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Rape allegation is sixth to surface

DENVER -- Police said Thursday they are investigating
another allegation of sexual assault involving a University of
Colorado football player, the sixth to surface in the school's
burgeoning athletics scandal.

Boulder Police Chief Mark Beckner said the alleged assault
occurred in August 2002, but would not discuss details. He said a
police report, with parts blacked out, would be released later
Thursday.

The news came hours after football coach Gary Barnett was placed
on leave after criticizing the athletic ability of former Colorado
player Katie Hnida after she said she was raped by a teammate four
years ago. He called her an "awful" player.

University President Elizabeth Hoffman also said she was
dismayed by comments attributed to Barnett in a 2001 police report
filed by another woman who said she was raped by a football player.

Barnett, 57, will be on paid leave while an independent
committee investigates allegations involving the football program,
including rapes, alcohol-fueled recruiting parties, escort services
and strippers.

Barnett said he disagreed with Hoffman's decision, but would
accept it as a "team player."

The coach's comments about Hnida, 22, were "extremely
inappropriate and insensitive," and were the main reason Barnett
was put on leave, Hoffman said. "Rape is a horrific allegation and
it should be taken seriously," she said.

After chastising Barnett privately Wednesday, Hoffman learned
Boulder police had released a report that quoted an unidentified
woman as saying Barnett told her he "would back his player 100
percent'' if rape charges were pursued. The woman did not file
charges.

"We are utterly distressed over the information contained in
that report," Hoffman said.

She said she learned of the woman's rape allegation recently,
but it was unclear when Barnett first knew of it.

The accusations over the past three weeks stem from federal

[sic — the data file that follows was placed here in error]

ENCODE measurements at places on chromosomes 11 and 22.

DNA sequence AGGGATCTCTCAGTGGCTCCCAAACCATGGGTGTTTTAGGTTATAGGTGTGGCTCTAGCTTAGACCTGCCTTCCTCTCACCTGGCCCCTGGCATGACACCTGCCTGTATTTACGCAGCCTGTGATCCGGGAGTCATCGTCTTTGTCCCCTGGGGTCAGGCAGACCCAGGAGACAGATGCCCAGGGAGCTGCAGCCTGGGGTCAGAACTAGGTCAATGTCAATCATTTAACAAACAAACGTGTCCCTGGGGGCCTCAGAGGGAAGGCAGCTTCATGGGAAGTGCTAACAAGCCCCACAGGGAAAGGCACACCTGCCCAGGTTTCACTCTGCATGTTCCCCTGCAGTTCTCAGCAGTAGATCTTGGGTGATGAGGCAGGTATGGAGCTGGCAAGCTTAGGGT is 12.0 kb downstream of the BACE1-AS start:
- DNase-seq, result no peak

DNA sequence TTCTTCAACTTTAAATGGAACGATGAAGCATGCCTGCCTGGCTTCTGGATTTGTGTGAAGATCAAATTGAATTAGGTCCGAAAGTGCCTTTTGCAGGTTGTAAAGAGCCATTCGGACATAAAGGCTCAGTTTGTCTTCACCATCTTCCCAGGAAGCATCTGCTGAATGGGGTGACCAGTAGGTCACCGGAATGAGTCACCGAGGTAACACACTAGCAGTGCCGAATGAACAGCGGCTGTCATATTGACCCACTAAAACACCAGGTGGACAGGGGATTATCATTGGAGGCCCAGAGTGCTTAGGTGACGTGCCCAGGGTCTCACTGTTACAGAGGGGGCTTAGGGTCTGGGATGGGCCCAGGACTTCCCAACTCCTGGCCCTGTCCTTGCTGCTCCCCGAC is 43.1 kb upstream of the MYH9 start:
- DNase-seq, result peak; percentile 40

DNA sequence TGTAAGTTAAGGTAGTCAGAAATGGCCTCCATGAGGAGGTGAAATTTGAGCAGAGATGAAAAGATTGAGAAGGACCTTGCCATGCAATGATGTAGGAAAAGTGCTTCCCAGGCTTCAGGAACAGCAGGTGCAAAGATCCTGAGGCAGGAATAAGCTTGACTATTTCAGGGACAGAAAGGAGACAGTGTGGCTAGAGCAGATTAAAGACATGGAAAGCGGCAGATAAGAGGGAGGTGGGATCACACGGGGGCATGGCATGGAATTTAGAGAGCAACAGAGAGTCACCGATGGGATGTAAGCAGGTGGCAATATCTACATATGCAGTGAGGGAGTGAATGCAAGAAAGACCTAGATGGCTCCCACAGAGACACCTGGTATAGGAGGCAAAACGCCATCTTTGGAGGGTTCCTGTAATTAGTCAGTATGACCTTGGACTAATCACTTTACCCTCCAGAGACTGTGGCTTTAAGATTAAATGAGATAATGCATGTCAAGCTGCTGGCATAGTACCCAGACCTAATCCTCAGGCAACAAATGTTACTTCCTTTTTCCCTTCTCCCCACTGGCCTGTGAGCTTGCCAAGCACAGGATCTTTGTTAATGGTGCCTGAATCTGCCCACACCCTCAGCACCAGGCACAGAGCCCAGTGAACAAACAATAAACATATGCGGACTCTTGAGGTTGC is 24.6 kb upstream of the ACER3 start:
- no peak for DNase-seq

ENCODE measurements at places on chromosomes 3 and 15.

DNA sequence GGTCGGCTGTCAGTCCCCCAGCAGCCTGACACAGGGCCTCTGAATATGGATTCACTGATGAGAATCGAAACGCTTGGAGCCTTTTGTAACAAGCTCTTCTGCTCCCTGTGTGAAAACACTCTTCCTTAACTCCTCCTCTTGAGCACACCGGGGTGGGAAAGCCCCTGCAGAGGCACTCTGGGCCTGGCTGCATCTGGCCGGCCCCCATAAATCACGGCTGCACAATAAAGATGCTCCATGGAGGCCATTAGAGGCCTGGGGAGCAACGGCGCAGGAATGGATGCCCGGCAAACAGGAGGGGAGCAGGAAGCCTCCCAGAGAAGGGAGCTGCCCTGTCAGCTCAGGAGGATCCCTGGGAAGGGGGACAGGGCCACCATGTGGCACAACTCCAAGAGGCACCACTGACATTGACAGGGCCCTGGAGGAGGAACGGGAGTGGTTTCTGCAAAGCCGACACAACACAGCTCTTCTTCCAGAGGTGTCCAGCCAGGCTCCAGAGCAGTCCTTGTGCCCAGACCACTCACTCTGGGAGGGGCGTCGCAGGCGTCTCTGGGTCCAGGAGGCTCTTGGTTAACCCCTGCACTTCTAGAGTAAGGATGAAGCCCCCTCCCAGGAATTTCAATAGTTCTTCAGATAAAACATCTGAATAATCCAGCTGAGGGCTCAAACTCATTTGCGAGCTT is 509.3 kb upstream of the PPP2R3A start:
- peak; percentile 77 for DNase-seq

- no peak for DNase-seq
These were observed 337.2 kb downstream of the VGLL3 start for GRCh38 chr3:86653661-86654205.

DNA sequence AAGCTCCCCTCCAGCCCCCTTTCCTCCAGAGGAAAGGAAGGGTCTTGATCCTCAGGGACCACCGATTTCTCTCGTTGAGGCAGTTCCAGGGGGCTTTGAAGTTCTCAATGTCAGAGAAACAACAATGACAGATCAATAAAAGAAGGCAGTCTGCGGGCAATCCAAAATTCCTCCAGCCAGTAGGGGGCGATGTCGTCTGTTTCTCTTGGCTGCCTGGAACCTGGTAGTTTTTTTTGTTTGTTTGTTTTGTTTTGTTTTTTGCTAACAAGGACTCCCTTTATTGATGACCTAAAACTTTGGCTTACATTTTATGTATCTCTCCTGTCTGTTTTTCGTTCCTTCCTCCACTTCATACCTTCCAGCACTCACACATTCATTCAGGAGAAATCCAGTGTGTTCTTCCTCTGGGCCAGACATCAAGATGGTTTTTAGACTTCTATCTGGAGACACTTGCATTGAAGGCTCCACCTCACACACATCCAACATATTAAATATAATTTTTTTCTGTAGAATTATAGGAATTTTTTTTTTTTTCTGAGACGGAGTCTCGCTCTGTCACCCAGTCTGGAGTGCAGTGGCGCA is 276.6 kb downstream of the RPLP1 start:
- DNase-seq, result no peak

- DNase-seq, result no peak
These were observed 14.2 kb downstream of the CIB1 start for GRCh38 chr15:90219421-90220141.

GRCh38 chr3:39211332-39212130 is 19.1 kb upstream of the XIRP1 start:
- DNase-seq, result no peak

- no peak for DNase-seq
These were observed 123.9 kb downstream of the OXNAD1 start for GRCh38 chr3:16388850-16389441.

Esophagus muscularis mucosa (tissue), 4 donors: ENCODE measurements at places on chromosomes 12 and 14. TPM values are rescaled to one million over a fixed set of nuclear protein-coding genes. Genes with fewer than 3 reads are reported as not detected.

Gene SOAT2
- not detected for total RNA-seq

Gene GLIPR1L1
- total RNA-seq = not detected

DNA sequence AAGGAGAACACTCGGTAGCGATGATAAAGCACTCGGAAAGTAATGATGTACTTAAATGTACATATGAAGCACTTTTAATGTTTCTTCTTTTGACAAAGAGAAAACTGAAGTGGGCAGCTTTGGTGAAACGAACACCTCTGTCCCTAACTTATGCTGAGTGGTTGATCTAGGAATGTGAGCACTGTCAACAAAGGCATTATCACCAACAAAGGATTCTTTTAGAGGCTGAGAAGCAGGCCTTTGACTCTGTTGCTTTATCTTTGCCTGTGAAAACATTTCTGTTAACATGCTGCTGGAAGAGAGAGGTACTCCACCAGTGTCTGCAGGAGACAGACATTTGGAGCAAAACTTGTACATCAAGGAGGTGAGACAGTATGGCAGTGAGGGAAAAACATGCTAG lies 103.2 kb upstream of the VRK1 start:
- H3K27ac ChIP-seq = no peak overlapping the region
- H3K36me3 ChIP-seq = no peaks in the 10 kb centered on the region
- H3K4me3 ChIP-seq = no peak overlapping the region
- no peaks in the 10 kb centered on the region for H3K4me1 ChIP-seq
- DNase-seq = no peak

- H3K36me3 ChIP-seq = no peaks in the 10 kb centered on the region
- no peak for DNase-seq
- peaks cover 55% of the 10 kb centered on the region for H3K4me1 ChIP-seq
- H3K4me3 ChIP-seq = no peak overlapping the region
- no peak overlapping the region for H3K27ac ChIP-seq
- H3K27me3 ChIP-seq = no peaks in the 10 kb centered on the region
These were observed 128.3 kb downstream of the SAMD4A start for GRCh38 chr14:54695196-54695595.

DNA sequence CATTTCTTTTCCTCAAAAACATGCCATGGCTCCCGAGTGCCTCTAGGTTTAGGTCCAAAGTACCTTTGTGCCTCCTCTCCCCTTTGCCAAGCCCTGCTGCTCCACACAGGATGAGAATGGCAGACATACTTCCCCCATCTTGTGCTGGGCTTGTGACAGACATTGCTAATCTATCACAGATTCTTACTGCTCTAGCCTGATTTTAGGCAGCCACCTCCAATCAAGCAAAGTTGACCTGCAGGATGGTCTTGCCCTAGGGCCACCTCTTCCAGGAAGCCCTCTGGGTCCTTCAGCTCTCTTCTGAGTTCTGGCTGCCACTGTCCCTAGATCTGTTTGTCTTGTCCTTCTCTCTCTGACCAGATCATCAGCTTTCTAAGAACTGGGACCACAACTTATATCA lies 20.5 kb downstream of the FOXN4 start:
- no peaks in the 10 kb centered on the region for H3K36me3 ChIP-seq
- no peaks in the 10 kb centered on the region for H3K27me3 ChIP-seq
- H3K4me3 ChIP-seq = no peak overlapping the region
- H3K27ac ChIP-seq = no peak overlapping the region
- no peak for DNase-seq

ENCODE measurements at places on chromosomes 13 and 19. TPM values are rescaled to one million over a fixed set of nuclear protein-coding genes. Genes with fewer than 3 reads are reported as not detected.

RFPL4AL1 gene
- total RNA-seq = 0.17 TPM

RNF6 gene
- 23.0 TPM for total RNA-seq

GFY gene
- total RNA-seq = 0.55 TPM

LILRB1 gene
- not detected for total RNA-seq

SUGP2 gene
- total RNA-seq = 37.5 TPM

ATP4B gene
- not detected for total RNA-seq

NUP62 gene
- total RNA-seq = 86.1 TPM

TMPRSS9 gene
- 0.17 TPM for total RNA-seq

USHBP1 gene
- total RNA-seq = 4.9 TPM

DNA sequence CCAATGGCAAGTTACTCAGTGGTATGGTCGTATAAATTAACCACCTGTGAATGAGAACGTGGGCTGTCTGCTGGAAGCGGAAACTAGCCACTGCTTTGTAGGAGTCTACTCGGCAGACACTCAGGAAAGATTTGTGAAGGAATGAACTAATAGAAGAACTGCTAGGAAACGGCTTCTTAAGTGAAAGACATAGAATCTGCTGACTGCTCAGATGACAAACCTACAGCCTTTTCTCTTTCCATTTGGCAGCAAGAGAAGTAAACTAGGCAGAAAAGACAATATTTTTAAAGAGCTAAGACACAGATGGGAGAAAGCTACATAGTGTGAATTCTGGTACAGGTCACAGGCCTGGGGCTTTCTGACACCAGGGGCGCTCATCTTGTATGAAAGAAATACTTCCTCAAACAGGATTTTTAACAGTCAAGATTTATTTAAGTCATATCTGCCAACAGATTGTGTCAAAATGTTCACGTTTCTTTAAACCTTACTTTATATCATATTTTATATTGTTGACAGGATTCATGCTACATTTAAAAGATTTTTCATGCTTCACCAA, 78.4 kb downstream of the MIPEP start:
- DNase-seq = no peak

lawsuits filed against the school by three women who say they were
raped by players or recruits at or after an off-campus party in
December 2001, the same year referred to in one of two Boulder
police reports. The other is from 2002. Hnida's allegation is from
2000.

No assault charges have been filed in any of the cases.

The university, responding in part to a prosecutor's allegation
that it uses sex and alcohol to entice recruits, chose the final
members of the independent panel that will investigate and report
by April 30. Hoffman also said she would hire an administrator to
oversee athletics, reporting directly to her and Chancellor Richard
Byyny.

A spokesman for the investigative committee declined comment on
Barnett's leave.

Hnida, who joined the University of New Mexico football team in
2002 as a walk-on, told Sports Illustrated in a story made public
Tuesday that she was assaulted in the summer of 2000 at the home of
a teammate. She said she escaped after the telephone rang.

Asked why she didn't tell police, she said she was afraid of the
player and didn't want a "media mess."

Hnida said she has been in contact with Colorado authorities but
did not expect to file charges.

After her story was released, Barnett was asked by a reporter
about her abilities. "It was obvious Katie was not very good. She
was awful," he said. "Katie was not only a girl, she was
terrible. OK? There's no other way to say it."

During a brief news conference in Boulder late Wednesday,
Barnett apologized but said his remarks had been taken out of
context or misinterpreted.

Hoffman said the coach "was not apologetic" when she discussed
his remarks.

"It was my feeling ... that he did not understand the
seriousness of the comments he had made the day before," Hoffman
said.

Hnida, 22, issued a statement through UNM Tuesday, saying she
was "healing" from "horrors endured" while on Colorado's
football team. Last fall, she said she didn't return to Colorado
for several reasons, including "an incident during that summer."

Byyny said an interim head coach would be named, most likely an
assistant coach currently on the staff.

Gov. Bill Owens, who warned the university to investigate, said
he agreed with Hoffman's decision to place Barnett on leave. CU
athletic director Richard Tharp also supported the decision.

A women's advocate, however, said Barnett and Tharp should be
fired.

"I'm perplexed as to what it will take for CU to finally figure
out that the coach and athletic director have to go," said Regina
Cowles, president of the Boulder chapter of the National
Organization for Women.

Ryan Johanningmeier, a team captain when Hnida played at
Colorado, said some teammates could be "a bit nasty."

"However, we all get called names. I got called names," he
told ABC-TV's "Good Morning America" on Thursday.

Johanningmeier said that when one player's comments about Hnida
got too personal, Barnett "gave this guy a pretty good reprimand
in front of the team, reminded us once again that this was a player
on the team who needs to be treated with respect. A lot of it
stopped at that point, from what I saw."

Barnett was hired five years ago with the goal of ending an era
of loose recruiting practices and return the team to national
prominence.

Barnett, whose contract runs through 2006, has led Colorado to a
Big 12 Conference title and a BCS bowl game .

During the last two seasons, nine players were suspended for
violations of team rules, including curfew and behavior standards.